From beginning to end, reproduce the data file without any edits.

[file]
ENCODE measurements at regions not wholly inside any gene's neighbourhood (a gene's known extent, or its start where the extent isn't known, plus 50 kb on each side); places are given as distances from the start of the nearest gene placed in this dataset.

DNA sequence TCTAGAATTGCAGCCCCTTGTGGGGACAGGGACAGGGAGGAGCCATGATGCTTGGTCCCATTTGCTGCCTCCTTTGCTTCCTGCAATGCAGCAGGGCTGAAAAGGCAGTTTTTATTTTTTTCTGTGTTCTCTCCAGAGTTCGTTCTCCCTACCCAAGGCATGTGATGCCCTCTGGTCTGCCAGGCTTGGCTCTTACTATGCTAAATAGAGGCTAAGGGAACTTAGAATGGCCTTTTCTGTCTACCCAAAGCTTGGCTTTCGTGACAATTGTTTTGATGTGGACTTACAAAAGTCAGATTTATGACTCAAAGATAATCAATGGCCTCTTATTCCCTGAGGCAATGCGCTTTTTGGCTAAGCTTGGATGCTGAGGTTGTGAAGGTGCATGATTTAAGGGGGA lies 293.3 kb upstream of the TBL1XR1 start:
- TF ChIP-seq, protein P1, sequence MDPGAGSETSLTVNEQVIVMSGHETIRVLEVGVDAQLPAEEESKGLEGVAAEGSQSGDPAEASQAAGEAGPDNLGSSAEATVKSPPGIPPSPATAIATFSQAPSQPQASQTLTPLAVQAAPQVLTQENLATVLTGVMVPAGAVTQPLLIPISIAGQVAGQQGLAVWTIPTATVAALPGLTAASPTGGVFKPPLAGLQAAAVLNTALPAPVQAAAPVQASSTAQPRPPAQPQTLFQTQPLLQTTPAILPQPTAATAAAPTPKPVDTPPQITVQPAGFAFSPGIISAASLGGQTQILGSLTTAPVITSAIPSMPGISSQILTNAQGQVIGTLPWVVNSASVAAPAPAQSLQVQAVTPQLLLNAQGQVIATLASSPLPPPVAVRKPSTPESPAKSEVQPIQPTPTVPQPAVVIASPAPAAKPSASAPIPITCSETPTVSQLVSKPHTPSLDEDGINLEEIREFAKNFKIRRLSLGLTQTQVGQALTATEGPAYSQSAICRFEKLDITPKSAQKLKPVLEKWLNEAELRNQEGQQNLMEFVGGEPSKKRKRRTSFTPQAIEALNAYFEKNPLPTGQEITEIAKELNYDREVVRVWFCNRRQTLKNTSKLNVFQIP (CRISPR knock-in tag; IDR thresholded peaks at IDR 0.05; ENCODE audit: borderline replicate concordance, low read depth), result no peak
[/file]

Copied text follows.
ENCODE measurements at regions not wholly inside any gene's neighbourhood (a gene's known extent, or its start where the extent isn't known, plus 50 kb on each side); places are given as distances from the start of the nearest gene placed in this dataset.

DNA sequence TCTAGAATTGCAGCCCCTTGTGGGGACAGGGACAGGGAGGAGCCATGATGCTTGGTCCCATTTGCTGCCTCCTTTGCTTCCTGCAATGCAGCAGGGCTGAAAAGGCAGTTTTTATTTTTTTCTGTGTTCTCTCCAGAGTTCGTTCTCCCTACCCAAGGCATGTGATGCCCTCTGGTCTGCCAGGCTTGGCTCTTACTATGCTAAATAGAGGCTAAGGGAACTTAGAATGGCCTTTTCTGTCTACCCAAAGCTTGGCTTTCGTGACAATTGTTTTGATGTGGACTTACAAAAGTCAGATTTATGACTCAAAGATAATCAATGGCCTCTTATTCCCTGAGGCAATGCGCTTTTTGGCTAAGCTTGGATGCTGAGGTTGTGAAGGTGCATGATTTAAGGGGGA lies 293.3 kb upstream of the TBL1XR1 start:
- TF ChIP-seq, protein P1, sequence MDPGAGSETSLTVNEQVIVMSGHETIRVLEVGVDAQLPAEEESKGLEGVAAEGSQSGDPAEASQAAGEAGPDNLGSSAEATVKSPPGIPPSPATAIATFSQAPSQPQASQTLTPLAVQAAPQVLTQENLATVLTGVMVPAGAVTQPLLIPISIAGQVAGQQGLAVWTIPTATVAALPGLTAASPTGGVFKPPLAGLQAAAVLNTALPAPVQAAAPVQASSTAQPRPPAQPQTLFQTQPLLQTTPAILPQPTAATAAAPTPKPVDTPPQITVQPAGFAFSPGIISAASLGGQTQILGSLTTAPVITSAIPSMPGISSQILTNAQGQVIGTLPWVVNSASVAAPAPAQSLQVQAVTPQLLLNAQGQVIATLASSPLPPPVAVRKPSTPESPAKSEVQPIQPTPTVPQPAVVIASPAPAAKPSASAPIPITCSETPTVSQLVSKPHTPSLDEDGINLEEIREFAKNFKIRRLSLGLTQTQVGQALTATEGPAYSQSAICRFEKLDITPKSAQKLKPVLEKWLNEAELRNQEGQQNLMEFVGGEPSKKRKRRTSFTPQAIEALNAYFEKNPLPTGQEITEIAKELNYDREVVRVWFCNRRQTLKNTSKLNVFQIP (CRISPR knock-in tag; IDR thresholded peaks at IDR 0.05; ENCODE audit: borderline replicate concordance, low read depth), result no peak